The first half of this book deserves 5 stars, and frankly should be required reading.
It teaches you to be a skeptic by questioning everything. Contrary to popular belief, we aren’t cold-hearted people who find no joy in the universe. There is much wonder to be found if you’re a rational thinker.
Whenever somebody makes a claim, always ask yourself “how do they know that?” and “what evidence is there for that claim?”
Guy P. Harrison also goes in depth about many of the biases and natural human errors that cloud our judgement. Our memories and senses are unreliable, and though there are solid, evolutionary reasons why our brains like to play tricks on us, it’s important to keep these in mind as you carry on in your day-to-day life.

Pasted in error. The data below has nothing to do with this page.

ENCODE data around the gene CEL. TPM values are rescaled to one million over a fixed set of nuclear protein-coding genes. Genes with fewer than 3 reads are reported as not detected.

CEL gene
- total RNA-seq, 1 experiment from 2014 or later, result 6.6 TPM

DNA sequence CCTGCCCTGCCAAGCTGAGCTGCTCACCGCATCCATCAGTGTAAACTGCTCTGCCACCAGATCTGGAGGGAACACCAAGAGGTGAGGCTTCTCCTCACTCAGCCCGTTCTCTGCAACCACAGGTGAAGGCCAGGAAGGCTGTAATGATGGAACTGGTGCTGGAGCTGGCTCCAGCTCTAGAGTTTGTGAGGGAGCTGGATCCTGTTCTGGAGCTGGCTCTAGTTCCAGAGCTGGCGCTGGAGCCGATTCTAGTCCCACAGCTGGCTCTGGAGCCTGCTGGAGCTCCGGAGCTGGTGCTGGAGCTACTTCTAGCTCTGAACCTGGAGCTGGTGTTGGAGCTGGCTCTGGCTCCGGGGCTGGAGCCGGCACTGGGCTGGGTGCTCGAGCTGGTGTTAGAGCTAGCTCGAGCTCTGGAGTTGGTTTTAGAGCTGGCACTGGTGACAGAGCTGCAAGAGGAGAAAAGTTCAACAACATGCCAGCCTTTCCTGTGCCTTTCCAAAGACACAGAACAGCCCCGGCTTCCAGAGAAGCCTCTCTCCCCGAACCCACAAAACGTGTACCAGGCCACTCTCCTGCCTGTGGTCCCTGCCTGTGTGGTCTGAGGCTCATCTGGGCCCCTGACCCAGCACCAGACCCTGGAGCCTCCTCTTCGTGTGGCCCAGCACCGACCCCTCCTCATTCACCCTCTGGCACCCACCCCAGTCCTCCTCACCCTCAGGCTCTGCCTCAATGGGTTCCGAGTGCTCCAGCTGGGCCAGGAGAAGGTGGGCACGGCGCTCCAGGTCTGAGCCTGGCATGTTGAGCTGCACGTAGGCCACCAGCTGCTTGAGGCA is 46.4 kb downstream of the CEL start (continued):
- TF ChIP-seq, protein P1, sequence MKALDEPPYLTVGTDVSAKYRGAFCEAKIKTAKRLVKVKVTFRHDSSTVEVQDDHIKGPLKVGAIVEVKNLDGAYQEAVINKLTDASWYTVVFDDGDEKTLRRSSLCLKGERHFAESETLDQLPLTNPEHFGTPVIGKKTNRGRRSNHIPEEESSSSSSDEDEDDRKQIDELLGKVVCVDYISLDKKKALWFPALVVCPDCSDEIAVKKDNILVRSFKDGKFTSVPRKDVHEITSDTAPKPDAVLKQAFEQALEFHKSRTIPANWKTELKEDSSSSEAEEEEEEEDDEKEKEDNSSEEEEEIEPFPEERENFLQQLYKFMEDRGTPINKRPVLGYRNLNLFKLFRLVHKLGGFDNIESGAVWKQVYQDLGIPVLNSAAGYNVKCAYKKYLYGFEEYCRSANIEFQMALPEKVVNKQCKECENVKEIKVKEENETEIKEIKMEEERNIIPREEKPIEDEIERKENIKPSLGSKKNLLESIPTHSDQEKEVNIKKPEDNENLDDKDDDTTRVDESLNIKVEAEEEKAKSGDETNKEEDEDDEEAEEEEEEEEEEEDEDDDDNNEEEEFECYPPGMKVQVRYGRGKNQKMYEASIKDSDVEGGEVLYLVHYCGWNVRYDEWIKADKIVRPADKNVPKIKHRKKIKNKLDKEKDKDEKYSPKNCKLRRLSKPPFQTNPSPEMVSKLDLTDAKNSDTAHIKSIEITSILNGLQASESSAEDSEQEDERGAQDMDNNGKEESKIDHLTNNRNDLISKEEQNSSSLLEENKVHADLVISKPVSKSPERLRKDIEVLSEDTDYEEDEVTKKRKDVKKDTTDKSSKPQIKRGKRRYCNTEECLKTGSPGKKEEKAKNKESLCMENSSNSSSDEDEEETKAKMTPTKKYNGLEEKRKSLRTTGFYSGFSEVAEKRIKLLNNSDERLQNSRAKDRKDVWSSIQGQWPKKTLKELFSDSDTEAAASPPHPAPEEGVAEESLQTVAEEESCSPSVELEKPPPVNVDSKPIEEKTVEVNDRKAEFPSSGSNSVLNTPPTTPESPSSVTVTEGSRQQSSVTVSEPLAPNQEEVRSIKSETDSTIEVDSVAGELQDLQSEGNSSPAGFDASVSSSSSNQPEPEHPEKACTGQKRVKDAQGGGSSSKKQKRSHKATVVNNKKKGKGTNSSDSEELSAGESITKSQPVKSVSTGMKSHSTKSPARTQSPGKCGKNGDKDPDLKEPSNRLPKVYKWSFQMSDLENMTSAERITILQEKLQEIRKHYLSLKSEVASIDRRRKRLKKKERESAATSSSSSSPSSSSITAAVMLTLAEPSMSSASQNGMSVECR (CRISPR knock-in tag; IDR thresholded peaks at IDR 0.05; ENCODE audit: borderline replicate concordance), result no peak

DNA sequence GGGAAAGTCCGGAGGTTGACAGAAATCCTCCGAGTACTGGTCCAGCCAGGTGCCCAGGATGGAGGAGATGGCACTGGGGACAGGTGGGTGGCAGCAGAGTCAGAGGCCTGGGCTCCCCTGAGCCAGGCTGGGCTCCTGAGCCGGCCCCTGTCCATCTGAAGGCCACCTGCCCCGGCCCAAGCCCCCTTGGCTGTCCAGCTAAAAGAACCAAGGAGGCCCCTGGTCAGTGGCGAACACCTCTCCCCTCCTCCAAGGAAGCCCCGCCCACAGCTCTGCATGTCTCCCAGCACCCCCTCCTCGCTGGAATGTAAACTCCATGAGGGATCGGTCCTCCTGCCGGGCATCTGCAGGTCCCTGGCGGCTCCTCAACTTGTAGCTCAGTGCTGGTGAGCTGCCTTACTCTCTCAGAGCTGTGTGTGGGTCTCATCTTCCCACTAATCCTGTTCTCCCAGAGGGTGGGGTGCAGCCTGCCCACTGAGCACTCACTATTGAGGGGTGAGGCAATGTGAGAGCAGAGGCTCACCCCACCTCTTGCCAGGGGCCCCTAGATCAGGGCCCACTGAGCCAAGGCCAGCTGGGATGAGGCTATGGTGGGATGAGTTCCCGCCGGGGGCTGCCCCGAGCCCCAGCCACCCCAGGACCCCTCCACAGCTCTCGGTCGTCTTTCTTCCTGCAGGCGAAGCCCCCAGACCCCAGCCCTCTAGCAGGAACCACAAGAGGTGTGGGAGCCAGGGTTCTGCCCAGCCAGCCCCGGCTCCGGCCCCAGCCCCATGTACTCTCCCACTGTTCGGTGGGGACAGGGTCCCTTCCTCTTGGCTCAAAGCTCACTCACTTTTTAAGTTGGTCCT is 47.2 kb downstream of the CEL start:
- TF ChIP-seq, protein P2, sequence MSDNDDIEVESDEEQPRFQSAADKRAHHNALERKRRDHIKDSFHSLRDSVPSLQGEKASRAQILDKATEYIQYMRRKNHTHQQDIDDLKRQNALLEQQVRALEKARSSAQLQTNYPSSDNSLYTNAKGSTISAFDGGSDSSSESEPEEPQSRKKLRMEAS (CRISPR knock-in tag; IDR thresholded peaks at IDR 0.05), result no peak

The latter half goes into detail debunking myths that a surprising number of people still believe in (e.g., UFOs, Bigfoot, the Loch Ness Monster, Astrology, etc.). It was OK, but nothing we haven’t seen before.
Like I said, the first 100 pages should be required reading for anybody between the ages of 5 and 150.